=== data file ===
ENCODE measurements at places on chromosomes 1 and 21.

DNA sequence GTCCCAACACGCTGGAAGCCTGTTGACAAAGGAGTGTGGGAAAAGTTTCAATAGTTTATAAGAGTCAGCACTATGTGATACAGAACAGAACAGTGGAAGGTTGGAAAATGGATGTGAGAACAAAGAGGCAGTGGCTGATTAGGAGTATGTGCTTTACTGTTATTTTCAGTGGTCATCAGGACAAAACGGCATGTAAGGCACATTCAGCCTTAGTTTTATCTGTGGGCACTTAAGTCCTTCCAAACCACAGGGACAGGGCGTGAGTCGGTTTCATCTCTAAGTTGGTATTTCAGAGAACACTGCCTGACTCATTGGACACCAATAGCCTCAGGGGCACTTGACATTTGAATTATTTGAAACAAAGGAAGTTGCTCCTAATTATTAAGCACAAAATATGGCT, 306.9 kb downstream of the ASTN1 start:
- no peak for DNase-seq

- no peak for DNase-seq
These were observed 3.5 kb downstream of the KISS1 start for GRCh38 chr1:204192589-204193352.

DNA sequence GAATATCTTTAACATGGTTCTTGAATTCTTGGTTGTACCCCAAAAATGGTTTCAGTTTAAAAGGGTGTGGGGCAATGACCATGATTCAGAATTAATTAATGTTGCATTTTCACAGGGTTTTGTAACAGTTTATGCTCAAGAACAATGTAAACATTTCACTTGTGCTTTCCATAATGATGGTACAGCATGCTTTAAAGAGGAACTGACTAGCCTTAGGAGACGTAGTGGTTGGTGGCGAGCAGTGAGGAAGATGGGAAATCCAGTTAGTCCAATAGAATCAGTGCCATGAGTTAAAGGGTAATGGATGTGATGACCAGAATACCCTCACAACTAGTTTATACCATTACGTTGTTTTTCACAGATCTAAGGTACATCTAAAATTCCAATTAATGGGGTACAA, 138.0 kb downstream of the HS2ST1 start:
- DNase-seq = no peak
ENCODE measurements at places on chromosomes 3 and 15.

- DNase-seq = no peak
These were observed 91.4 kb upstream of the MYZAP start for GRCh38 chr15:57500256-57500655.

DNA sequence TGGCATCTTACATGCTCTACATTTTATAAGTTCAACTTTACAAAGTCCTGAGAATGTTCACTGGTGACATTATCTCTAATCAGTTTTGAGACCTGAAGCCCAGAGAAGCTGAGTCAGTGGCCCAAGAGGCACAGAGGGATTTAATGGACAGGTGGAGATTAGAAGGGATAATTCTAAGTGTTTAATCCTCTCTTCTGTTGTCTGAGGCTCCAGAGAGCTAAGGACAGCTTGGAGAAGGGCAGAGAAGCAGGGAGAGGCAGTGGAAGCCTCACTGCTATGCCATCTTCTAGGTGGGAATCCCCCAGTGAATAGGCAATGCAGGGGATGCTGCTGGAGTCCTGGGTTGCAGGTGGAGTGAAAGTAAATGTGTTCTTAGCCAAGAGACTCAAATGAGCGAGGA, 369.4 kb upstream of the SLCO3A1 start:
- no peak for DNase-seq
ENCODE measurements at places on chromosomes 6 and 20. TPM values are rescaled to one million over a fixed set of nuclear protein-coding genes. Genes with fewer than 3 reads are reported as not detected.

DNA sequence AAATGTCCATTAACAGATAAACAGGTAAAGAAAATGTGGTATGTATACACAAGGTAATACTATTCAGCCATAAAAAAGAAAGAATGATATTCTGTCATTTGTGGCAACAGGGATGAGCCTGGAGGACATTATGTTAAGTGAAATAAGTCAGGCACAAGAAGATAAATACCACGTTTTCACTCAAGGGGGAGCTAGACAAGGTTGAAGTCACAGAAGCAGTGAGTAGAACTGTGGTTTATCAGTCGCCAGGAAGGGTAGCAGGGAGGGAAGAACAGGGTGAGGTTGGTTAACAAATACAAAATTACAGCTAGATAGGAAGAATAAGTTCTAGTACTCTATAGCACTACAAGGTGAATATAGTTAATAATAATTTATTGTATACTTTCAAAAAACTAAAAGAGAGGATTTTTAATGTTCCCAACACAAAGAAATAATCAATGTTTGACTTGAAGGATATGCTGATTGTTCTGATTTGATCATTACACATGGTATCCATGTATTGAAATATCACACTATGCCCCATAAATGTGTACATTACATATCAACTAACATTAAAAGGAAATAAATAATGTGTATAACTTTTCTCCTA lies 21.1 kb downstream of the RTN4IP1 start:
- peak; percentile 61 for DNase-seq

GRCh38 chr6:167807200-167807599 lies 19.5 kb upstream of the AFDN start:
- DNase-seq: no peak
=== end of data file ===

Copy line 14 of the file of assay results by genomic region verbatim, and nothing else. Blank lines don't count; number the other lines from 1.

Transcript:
DNA sequence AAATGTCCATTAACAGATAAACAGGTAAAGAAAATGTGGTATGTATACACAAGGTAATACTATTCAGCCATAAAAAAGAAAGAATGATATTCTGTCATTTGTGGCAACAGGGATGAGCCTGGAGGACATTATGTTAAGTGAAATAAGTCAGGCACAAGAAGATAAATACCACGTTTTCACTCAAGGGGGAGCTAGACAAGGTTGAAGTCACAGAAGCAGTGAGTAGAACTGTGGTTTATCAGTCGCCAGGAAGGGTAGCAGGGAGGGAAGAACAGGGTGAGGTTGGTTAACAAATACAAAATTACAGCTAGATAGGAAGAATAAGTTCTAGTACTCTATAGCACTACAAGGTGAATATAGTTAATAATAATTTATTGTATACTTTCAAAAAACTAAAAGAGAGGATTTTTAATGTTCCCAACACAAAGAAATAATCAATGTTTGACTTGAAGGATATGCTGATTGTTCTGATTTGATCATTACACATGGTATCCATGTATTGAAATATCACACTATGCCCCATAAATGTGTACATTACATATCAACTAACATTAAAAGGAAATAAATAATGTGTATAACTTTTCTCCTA lies 21.1 kb downstream of the RTN4IP1 start: